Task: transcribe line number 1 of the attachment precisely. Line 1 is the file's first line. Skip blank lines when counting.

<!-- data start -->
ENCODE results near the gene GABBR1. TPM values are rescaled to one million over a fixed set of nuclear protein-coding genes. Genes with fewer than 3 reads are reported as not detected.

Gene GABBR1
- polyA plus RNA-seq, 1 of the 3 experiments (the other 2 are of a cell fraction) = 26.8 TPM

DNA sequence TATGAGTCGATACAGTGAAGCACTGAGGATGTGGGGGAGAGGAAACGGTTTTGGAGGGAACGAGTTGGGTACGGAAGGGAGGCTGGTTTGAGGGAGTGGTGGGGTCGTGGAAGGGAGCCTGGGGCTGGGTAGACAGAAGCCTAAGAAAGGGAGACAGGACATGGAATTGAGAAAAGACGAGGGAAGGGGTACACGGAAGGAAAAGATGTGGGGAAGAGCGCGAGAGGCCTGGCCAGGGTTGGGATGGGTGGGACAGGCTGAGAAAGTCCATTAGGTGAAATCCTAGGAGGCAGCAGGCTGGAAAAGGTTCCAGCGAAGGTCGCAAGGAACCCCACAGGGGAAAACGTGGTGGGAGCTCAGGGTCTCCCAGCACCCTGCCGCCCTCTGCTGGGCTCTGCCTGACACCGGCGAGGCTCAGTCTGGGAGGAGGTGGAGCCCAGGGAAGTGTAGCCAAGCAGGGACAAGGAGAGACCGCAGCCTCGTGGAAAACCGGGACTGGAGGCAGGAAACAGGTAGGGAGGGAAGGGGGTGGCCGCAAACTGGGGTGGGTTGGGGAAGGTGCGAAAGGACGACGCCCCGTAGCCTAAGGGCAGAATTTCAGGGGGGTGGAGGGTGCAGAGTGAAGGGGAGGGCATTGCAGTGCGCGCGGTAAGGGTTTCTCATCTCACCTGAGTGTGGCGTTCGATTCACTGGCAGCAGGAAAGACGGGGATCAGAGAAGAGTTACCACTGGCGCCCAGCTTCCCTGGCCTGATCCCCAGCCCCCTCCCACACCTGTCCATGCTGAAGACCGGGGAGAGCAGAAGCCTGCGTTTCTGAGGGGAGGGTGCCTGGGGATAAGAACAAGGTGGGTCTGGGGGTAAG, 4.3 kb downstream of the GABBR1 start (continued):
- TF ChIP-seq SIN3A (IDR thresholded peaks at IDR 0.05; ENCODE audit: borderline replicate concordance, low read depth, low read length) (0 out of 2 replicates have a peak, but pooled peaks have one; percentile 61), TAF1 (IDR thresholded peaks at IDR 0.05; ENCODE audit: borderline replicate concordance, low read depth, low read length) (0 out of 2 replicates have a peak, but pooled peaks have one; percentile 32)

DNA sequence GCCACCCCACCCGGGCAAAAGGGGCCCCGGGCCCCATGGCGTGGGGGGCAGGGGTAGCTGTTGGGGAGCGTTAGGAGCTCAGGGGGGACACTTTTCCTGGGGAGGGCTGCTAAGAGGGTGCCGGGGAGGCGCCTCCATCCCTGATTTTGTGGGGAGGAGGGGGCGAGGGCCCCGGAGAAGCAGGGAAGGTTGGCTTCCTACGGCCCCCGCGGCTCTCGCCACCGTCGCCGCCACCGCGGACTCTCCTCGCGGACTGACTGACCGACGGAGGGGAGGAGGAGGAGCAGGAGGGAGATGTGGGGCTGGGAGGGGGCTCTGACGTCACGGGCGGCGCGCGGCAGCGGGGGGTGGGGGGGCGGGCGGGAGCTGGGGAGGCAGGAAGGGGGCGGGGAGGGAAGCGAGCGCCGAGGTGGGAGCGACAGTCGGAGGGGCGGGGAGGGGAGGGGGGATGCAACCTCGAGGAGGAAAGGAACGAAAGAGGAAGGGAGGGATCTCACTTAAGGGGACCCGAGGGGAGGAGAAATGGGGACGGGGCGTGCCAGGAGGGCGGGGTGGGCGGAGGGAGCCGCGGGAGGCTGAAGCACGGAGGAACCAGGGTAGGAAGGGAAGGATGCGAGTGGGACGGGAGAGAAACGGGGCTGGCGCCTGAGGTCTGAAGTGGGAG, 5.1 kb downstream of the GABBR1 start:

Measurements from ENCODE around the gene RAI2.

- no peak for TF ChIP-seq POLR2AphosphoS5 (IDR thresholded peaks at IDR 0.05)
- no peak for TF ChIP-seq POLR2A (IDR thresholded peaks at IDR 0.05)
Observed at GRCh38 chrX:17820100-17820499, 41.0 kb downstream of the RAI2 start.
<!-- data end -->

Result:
ENCODE results near the gene GABBR1. TPM values are rescaled to one million over a fixed set of nuclear protein-coding genes. Genes with fewer than 3 reads are reported as not detected.